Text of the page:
The Diabetes Health editorial team highlights the latest research findings in the field of Diabetes.

Awareness and knowledge can help prevent health complications. Education plays an important role in informing people about the condition and how best to manage it through a healthy diet, regular exercise and necessary medication. This holds especially true for Diabetes which is a chronic condition caused by high blood sugar levels.

The 7th International Diabetes Summit 2023 organised by Chellaram Diabetes Institute, Pune was one such attempt to make an impact in the field of Diabetes. The three-day summit witnessed numerous national and international dignitaries connect virtually and speak on the latest findings, techniques and technologies in the field of Diabetes - from clinical management to patient care, from the current challenges to the latest innovations in the world of Diabetes.

Following are some of the topics discussed during the three-day summit:

Simple step guide to improving care of people with Type 2 Diabetes

Dr Kamlesh Khunti (Endocrinologist at University of Leichester, UK) discussed the importance of keeping Type 2 Diabetes management simple to improve long-term outcomes. Type 2 Diabetes can occur as a result of sedentary and unhealthy lifestyle, poor diet control and obesity. When compared with standard care program, intensive lifestyle intervention has been found to provide better blood sugar control and improved other bio-markers such as BMI, cholesterol levels and blood pressure.

Eating a variety of foods, regularly, and in the right amounts is the best formula for a healthy diet. Moderate physical activity of at least 150 minutes per week is advised, and can easily be included in daily routine. Taking the prescribed medication every day is important.

Dr Khunti highlighted the need to offer clear guidelines to people with Diabetes about diet, exercise, medication and about how to avoid complications. Dr Khunti spoke about how heart and kidney problems arose as Diabetes progressed and specified that a more individualised approach to treatment was necessary. In older people with Diabetes, quality of life became one of the most important considerations.

Eating and exercise - very different roles in weight management

Roy Taylor (Professor at Newcastle University)

Discussed how research shows that people who successfully lose weight by following a low-calorie diet reversed Type 2 Diabetes.

Their findings further suggest that if the weight is kept off, participants will remain free of Diabetes, because when excess fat is removed from the pancreas and liver, insulin production can return to normal.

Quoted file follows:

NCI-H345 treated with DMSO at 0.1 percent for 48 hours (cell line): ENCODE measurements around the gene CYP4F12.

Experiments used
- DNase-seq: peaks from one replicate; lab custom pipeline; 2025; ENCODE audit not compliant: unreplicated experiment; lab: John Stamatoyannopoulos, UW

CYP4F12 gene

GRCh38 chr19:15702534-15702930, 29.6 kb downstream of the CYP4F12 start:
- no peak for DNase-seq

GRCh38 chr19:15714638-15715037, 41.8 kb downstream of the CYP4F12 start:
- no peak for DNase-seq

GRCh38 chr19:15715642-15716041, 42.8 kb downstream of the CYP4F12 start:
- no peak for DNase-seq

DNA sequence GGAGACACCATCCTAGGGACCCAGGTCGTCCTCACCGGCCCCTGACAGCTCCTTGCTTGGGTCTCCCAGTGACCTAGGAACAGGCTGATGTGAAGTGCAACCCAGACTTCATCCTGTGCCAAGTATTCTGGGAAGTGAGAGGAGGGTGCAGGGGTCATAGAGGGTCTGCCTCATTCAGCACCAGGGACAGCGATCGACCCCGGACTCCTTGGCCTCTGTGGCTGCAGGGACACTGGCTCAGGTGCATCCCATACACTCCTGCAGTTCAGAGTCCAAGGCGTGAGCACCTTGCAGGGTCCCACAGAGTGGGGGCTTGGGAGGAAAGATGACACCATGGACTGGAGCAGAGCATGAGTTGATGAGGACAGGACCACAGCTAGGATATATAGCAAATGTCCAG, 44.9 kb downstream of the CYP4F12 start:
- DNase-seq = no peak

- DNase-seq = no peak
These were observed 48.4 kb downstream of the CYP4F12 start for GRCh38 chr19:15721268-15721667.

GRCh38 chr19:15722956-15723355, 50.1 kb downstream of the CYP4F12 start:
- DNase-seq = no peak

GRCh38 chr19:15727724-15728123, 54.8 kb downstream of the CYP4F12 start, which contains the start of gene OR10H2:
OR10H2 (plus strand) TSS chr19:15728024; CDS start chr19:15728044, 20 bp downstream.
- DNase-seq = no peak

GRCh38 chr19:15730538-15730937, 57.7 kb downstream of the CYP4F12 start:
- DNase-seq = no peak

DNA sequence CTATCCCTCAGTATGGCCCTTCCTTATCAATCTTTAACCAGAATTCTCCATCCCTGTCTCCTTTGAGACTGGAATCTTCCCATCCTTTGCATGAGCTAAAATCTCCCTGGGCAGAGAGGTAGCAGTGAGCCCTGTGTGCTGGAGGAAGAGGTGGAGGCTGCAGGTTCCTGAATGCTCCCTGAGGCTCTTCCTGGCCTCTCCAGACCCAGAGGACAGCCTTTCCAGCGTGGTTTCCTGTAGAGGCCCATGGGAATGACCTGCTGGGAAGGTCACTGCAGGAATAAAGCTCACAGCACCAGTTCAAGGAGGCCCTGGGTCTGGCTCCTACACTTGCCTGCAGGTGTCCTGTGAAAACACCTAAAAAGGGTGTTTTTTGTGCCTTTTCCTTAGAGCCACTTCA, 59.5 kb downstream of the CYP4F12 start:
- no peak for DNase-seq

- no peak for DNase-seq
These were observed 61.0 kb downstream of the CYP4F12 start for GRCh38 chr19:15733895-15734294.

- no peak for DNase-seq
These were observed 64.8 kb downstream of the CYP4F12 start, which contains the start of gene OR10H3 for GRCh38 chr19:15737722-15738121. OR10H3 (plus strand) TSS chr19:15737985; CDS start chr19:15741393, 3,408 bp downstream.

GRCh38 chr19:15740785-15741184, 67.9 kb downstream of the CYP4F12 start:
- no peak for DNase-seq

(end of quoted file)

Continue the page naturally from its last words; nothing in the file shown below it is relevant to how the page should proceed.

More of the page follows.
Dr Taylor explained that motivation is the key matter but so is the understanding that for overweight people, a major decrease in food intake is essential, and losing weight over a short period is generally more successful.

Diet is not the only important factor in weight management. Rather, it is a combination of healthy food choices and an exercise program that brings long-term balance between energy intake and expenditure. Exercise is important in that it helps to keep weight gain low and modestly reduces insulin resistance.

Changing lifestyle habits of a long time can take in-depth therapy if weight loss is to be long lasting. Approach to weight loss is two-pronged exercise and healthy nutrition

- all ongoing throughout the person's program of weight loss.

Diabetes the 21st-century epidemic

Dr. Andrew JM Boulton (Professor of Medicine at Manchester University, UK)

Discussed how Diabetes, a disorder of high glucose levels, can harm various organs of the body if it is uncontrolled or there is a lack of proper care management.

Approximately 537 million adults (20-79 years) are living with Diabetes in the world. 1 in 2 (240 million) people with Diabetes are undiagnosed. Total number of people living with Diabetes is projected to rise to 643 million by 2030 and 783 million by 2045. Diabetes caused 6.7 million deaths around the world in 2021. Approximately 77 million Indians had Diabetes in 2021. This number is projected to increase 124.8 million in 2045.

Diabetes mellitus refers to a group of diseases that affect how your body uses blood glucose, commonly called blood sugar. Glucose is vital to your health because it's an important source of energy for the cells that make up your muscles and tissues. It's also your brain's main source of fuel. If you have Diabetes, no matter what type, it means you have too much glucose in your blood and this in turn can lead to serious health problems.

Types of Diabetes Mellitus

Type 1 Diabetes is an autoimmune disease, in which the body's own cells destroy the beta cells (responsible for insulin production) of the pancreas, as a result of which the body is devoid of insulin. In such cases, the only treatment option is taking insulin injections. This type of Diabetes is usually seen in young adults and children.

Type 2 Diabetes is a condition that begins with insulin resistance (the cells fail to respond to normal levels of insulin). As the disease progresses a lack of insulin may also develop. The primary cause for this is obesity, lack of exercise and unhealthy eating habits. This type of Diabetes is most common in people.

Gestational Diabetes is a type of Diabetes that is seen in pregnancy. The sugar levels usually return to normal after a delivery, however, it puts the mother as well as the baby at high risk of developing Diabetes in the future.

Pre-Diabetes implies that the blood sugar levels are high but high enough to be classified as Diabetes. However, if this this condition is not managed well then chances are that one may develop Diabetes in the future.

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